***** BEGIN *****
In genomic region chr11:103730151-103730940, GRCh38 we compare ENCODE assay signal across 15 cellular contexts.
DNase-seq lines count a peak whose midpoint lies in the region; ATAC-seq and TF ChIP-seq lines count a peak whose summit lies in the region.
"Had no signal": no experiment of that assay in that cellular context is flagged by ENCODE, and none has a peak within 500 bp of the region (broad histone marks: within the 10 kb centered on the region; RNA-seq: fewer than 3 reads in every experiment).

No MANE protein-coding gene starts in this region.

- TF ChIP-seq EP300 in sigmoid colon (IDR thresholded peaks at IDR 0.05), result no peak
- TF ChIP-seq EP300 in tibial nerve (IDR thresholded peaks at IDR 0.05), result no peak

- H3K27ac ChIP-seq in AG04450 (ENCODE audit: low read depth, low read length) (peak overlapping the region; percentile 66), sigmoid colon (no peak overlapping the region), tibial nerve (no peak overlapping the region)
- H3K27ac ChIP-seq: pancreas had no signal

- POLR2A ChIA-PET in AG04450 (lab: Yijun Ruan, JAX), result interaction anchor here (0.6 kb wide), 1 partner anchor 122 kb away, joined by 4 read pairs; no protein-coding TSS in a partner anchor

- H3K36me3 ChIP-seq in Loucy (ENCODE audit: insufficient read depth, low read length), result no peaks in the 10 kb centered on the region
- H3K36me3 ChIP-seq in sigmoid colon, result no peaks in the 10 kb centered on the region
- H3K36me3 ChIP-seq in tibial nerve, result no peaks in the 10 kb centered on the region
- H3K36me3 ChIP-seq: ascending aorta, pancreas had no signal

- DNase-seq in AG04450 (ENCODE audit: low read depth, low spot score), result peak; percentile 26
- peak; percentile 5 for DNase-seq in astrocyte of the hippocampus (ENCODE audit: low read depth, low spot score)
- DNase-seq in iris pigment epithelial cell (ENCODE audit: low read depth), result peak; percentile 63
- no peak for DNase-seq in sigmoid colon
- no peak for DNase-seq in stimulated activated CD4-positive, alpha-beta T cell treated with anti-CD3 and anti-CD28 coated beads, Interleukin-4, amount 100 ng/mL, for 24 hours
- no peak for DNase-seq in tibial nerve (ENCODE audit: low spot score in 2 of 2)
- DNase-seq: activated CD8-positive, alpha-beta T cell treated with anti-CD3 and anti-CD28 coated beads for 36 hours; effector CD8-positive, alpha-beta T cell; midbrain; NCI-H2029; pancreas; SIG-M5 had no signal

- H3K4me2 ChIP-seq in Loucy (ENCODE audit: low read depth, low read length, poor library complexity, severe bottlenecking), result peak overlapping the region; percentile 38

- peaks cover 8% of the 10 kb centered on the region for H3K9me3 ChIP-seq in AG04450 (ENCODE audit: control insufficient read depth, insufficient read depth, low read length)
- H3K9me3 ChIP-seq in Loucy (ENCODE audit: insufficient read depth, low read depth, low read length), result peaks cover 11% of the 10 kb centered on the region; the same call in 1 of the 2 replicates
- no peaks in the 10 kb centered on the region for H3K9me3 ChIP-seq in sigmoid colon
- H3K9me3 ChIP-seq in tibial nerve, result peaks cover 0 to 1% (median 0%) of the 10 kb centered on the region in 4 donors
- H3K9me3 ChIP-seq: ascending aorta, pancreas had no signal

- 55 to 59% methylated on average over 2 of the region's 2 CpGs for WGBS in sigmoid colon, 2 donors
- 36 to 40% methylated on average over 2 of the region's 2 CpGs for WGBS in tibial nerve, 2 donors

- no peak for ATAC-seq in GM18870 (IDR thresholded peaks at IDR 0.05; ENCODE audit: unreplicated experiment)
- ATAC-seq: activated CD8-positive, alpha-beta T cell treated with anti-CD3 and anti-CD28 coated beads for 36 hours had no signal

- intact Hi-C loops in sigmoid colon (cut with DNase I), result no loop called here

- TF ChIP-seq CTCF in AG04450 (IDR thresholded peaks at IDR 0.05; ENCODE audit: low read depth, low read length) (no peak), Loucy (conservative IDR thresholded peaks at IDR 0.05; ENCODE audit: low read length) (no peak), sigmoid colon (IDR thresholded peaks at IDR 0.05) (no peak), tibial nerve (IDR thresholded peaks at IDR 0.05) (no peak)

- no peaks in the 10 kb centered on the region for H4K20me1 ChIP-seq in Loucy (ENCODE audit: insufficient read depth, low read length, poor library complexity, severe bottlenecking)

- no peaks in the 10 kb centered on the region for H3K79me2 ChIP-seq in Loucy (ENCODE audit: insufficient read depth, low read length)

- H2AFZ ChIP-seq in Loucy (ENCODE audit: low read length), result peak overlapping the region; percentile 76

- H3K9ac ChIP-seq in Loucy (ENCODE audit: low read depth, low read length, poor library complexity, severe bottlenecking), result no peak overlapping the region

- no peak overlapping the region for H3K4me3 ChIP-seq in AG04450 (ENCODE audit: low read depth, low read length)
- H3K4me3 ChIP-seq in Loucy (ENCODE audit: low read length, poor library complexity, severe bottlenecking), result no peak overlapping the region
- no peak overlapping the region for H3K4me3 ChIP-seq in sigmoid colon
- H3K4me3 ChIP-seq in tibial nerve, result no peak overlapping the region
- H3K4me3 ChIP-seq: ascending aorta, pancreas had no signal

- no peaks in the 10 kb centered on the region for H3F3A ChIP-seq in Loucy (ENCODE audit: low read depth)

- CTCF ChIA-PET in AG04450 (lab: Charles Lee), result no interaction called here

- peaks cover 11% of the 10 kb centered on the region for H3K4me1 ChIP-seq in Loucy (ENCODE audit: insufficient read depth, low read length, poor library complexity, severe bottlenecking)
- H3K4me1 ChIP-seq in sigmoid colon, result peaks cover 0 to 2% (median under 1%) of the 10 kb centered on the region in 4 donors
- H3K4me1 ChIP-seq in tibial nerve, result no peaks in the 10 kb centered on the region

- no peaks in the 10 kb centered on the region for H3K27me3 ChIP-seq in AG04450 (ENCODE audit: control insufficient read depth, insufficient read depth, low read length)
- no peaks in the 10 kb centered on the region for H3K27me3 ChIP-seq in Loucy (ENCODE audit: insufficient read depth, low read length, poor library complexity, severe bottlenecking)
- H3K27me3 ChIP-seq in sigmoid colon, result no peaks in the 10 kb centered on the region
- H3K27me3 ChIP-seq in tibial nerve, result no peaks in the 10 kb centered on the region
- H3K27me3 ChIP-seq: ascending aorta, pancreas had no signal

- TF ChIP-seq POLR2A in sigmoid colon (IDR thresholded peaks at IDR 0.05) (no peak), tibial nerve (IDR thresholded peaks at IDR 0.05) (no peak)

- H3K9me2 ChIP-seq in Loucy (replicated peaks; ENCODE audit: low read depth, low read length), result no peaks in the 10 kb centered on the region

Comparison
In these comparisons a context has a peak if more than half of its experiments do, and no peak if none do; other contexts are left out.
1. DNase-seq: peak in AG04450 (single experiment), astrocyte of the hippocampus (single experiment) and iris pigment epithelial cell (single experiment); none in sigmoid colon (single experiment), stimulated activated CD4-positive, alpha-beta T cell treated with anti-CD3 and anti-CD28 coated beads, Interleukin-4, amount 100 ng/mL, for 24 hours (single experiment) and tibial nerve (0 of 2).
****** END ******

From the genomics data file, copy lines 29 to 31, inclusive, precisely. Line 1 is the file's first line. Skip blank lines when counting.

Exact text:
- no peak for ATAC-seq in GM18870 (IDR thresholded peaks at IDR 0.05; ENCODE audit: unreplicated experiment)
- ATAC-seq: activated CD8-positive, alpha-beta T cell treated with anti-CD3 and anti-CD28 coated beads for 36 hours had no signal

- intact Hi-C loops in sigmoid colon (cut with DNase I), result no loop called here